Most of us here in the West spend very little time squatting. Instead, we tend to slump into soft couches after spending most of our working day slumped in an office chair. Even if we’re active, many of us have lost the ability to comfortably remain in the squat position (back straight, heels on ground, feet pointing forward with no arch collapse) for any length of time.
 So why is this a problem if we’re sitting in chairs and don’t “need” to squat?
Well, the proper squat position is an expression of a healthy range of motion in the hips, spine, knees and ankles. It is also a helpful diagnostic tool and potential predictor for things such as achilles tendinopathy, plantar fasciitis, knee pain and hip/lumbar spine issues. It also works as a rehab tool for these areas if they’re tight/short. Unfortunately, many people have been misguided by the outdated nonsensical advice to “never squat with your knees past your toes or not to squat past 90 degrees”. We’re not made of glass and the body has an innate ability to adapt to these loads and reshape, rehydrate, and heal connective soft tissue and cartilage. Unless there have been specific contraindications given to you by your health care practitioner or you have good reasons to avoid this type of mobility work, it should be very helpful. Use common sense and listen to your body.
To work on the mobility required to get into a deep squat position, I like to start people off by having the feet just a bit wider than shoulder width in stance while holding onto a door frame. I then have them drop down as deep as flexibility allows while actively driving the knees wide, keeping the back straight, and heels in contact with the floor with feet pointed more or less forward. The arches of the feet should stay active (no collapsing and going into a duck-footed position) and the toes grip the floor. The arms actively pull the torso forward without allowing the spine to collapse. Hold this position for 2 minutes to start. Work your way up to 5 minutes, with the eventual goal of getting 10 minutes or more in daily. It will feel uncomfortable and challenging. Stay with it.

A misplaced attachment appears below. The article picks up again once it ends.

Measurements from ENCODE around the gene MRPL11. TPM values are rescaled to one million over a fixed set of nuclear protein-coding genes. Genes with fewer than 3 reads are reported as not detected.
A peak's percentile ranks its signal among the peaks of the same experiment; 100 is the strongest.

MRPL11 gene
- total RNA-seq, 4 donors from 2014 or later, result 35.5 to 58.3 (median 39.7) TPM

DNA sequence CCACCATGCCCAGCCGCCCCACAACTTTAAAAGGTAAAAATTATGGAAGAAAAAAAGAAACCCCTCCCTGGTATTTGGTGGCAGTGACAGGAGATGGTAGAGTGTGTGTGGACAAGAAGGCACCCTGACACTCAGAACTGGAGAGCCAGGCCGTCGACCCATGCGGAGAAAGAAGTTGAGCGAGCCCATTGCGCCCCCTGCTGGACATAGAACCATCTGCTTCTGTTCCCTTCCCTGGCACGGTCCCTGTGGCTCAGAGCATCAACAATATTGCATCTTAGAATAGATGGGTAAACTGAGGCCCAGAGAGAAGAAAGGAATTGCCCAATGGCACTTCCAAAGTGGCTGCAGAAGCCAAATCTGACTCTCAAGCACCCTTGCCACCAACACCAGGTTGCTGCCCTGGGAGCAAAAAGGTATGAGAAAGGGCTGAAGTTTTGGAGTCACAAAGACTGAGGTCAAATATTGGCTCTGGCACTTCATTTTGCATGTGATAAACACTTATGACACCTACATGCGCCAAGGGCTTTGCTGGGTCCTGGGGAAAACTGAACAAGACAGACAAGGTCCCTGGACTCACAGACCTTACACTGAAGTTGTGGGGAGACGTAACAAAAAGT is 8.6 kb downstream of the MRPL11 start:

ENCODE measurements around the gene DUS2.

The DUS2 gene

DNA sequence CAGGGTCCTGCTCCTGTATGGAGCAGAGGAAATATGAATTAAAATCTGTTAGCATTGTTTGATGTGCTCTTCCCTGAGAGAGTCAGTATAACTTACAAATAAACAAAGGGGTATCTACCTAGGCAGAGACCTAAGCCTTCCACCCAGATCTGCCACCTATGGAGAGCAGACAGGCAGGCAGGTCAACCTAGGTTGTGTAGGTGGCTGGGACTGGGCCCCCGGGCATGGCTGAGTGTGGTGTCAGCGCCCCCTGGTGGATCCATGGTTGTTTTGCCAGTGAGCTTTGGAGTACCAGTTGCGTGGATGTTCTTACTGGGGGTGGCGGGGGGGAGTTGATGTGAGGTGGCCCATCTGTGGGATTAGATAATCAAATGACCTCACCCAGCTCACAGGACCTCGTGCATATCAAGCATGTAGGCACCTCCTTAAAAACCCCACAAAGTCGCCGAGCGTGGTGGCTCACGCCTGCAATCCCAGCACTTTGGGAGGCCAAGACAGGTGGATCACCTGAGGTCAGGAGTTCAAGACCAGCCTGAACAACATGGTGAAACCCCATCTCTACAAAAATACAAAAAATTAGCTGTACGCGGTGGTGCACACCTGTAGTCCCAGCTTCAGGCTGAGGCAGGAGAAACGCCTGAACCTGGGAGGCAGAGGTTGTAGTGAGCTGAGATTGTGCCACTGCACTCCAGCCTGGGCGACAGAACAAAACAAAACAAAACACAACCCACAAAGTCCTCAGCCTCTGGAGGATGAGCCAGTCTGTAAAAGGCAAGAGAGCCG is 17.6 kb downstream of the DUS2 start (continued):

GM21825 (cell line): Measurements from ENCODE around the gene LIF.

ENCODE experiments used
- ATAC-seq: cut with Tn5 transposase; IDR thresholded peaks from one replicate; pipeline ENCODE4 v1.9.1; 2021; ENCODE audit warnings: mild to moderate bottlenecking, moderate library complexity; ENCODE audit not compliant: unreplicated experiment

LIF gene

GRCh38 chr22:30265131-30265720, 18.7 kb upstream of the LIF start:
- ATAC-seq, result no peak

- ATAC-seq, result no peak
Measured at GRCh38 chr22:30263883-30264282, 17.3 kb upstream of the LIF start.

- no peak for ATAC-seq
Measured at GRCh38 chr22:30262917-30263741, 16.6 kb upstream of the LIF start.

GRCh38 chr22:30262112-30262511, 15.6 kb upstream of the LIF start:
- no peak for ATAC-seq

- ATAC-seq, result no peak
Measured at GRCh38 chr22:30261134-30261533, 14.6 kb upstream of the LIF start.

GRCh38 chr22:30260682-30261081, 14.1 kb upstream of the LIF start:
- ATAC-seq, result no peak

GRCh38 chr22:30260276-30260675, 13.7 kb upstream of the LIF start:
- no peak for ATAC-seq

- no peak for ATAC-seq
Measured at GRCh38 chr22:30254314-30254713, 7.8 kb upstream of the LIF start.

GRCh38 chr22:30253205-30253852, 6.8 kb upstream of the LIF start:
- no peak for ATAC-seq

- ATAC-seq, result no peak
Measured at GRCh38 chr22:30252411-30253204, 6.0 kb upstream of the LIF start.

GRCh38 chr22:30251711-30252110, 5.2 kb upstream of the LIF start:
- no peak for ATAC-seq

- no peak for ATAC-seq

BREATHE fully, aiming to expand the lower part of the ribcage with full, slow breaths. This is very important; no holding or blocking full breaths in the depth of the squat.

Alternatively, a kettle bell or dumbbell held tight to the chest in the squat position will allow gravity to pull you deeper into position. You can gently sway side to side and forward/back in this loaded position to adequately stress the tissues. Explore the “corners” of any tight areas and bias your weight into them gently.
It’s key to note that gross changes in the length/pliability of these tissues can take weeks and months to noticeably change with regular, daily doses of squatting. While these changes take some time, fortunately it’s often the case that chronic, painful symptoms can begin to respond much sooner even though the actual range of motion may appear the same.
Give this a shot for a week minimum and see if you don’t start to see some old aches and pains in these areas noticeable subside. It’s done wonders for me!